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|The Story of a Nodding Donkey||Laura Lee Hope|
A Lonesome Donkey
|Page 4 of 5||
In the morning he was almost himself again. Mr. Mugg came, and, finding the glue hard and dry, took off the bandages. Then with his knife he scraped away little hard pieces of glue that had dried on the outside, and the toy man also cut away some splinters of new wood that stuck out.
"Now to paint your leg, and you will be finished," said Mr. Mugg.
The smell of the paint and varnish, as it was put on him, made the Nodding Donkey think of when he had first come to life in the workshop of Santa Claus. He was feeling quite young and happy again.
"There you are!" cried Mr. Mugg, as he once more set the Donkey on the shelf for the paint and varnish to dry. And this time the Donkey was allowed to be among the other toys, though he was not for sale.
That night in the store, when all was quiet and still, the Nodding Donkey shook his head and spoke to the China Cat, who was not far away.
"Well, you see I am back here again," said the Nodding Donkey.
"Have you come to stay?" asked the China Cat. "You can't imagine how surprised I was when I saw you brought in! But what has happened?"
Then the Donkey told of his accident, and how he had been mended.
"Your leg looks all right now," said the China Cat, glancing at it in the light of the one lamp Mr. Mugg left burning when he closed his store.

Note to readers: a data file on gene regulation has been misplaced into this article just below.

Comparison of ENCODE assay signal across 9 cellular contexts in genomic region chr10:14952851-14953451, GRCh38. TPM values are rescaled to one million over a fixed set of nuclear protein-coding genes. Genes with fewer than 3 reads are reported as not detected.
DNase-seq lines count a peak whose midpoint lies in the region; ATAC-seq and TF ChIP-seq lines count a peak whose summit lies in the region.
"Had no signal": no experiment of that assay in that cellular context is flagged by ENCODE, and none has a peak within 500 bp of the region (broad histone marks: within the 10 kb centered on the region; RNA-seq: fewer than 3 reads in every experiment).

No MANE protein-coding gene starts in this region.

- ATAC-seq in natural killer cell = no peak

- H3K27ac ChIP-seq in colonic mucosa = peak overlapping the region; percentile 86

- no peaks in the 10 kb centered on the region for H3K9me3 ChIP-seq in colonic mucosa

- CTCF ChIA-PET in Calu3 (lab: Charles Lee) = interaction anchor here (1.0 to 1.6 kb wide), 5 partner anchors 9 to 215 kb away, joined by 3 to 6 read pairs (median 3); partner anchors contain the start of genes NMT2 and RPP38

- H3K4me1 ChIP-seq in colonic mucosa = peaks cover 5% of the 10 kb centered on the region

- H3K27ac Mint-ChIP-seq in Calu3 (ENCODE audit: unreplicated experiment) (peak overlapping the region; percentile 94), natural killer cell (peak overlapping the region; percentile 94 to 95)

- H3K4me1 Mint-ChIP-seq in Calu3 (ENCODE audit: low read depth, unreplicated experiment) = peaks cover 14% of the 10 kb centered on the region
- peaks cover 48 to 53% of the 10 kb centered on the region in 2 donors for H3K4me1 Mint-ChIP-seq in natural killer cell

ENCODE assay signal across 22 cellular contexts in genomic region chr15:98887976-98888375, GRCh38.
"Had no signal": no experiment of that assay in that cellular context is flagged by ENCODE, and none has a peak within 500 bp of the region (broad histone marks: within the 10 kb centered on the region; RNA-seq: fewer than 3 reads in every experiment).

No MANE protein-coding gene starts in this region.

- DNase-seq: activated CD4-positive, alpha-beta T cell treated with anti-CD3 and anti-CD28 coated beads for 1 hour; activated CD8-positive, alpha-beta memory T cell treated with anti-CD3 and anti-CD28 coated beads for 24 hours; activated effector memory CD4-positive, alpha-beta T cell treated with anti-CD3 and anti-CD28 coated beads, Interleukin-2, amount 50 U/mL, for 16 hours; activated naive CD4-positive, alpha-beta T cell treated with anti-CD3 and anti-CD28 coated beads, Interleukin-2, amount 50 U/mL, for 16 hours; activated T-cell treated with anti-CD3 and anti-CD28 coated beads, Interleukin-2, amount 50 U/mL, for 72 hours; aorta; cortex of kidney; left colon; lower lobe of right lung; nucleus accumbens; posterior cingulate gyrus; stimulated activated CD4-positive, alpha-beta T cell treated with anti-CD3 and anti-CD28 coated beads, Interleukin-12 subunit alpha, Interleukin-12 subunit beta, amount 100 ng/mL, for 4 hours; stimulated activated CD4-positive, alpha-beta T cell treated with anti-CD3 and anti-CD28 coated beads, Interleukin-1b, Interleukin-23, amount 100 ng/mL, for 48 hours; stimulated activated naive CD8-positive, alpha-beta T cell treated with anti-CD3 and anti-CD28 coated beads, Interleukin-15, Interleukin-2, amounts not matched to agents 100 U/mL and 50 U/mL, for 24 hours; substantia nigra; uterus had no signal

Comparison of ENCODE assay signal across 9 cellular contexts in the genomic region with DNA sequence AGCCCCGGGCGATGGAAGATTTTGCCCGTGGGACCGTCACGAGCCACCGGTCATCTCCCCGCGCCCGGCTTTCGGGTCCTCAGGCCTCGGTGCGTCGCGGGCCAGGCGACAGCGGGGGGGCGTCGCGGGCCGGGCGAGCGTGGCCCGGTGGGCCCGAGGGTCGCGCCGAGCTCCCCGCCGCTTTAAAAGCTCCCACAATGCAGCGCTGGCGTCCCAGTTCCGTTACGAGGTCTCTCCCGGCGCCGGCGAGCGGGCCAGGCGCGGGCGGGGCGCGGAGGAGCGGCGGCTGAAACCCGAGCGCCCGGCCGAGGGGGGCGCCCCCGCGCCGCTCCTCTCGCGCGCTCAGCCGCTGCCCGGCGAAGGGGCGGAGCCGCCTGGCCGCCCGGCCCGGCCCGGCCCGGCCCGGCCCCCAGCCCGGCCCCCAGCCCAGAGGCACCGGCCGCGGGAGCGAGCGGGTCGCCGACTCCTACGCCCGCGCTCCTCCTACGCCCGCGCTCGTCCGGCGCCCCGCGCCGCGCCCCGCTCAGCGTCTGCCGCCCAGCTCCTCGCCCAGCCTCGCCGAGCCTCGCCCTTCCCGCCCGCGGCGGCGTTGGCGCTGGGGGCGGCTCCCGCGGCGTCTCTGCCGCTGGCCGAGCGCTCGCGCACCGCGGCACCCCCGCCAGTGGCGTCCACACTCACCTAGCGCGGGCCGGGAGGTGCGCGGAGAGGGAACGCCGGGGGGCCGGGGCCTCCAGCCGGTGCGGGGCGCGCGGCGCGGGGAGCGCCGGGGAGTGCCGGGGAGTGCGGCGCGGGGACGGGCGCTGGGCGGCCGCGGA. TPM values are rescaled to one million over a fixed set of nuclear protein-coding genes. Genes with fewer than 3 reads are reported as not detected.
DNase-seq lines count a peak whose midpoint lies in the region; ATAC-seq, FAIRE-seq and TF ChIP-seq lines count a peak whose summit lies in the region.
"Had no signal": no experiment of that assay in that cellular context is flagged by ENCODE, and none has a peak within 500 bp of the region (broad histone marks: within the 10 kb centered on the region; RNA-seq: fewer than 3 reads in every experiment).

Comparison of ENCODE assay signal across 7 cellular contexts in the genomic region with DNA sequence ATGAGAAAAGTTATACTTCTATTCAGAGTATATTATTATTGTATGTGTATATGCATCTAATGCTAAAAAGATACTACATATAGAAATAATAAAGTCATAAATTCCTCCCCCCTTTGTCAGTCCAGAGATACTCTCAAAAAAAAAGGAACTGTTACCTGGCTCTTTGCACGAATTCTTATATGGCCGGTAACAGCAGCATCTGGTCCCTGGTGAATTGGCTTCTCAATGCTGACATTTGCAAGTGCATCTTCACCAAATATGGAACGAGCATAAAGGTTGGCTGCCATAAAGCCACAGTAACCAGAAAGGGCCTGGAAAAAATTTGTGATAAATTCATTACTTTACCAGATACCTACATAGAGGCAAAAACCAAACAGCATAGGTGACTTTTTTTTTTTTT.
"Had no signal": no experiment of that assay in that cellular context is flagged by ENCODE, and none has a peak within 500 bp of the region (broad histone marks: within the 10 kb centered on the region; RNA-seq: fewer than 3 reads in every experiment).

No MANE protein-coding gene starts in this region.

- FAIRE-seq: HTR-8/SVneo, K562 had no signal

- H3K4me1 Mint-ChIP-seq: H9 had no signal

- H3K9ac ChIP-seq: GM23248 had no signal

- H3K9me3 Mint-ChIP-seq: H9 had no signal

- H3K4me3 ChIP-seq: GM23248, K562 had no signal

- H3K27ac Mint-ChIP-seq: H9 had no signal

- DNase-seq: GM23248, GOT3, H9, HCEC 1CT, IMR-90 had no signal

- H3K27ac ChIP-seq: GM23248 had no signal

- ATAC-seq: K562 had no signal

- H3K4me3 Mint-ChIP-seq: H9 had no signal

"Yes, I am feeling quite myself again," said the Donkey. "But I am not here to stay. I must go back to Joe, the lame boy."
"At least we shall have a chance to talk over old times for a little while," said the China Cat. "I came near being sold yesterday. A lady was going to buy me for her baby to cut his teeth on. Just fancy!"
"I don't believe you would have liked that," said the Donkey.
"No, indeed!" mewed the China Cat. Then she and the Donkey and the other toys talked for some hours, and told stories. On account of his paint not being dry the Donkey did not walk around, jump or kick as he had used to do.
In the morning the toys had to stop their fun-making, for Mr. Mugg and his daughters came to open the store for the day. And in the afternoon Mr. Richmond called to get the mended toy.
And you can imagine how glad Joe was to get his Donkey back again.
"I'll never let Frisky break any more of your legs," said Joe, as he hugged the Donkey to him. "I'll take you to bed with me to-night."
But though Joe was allowed to take his Donkey to bed with him, it was thought best not to send the toy to the hospital with the little boy, when he went early the next week.
"Good-by, Nodding Donkey!" called Joe to his toy, as he was driven away; and when Mrs. Richmond put the mended Donkey away on the closet shelf, there were tears in her eyes.
The Nodding Donkey knew that something was wrong, but he did not understand all that was happening. He had seen Joe taken away, and he saw himself put in the closet with the Noah's Ark animals.
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|The Story of a Nodding Donkey
Laura Lee Hope
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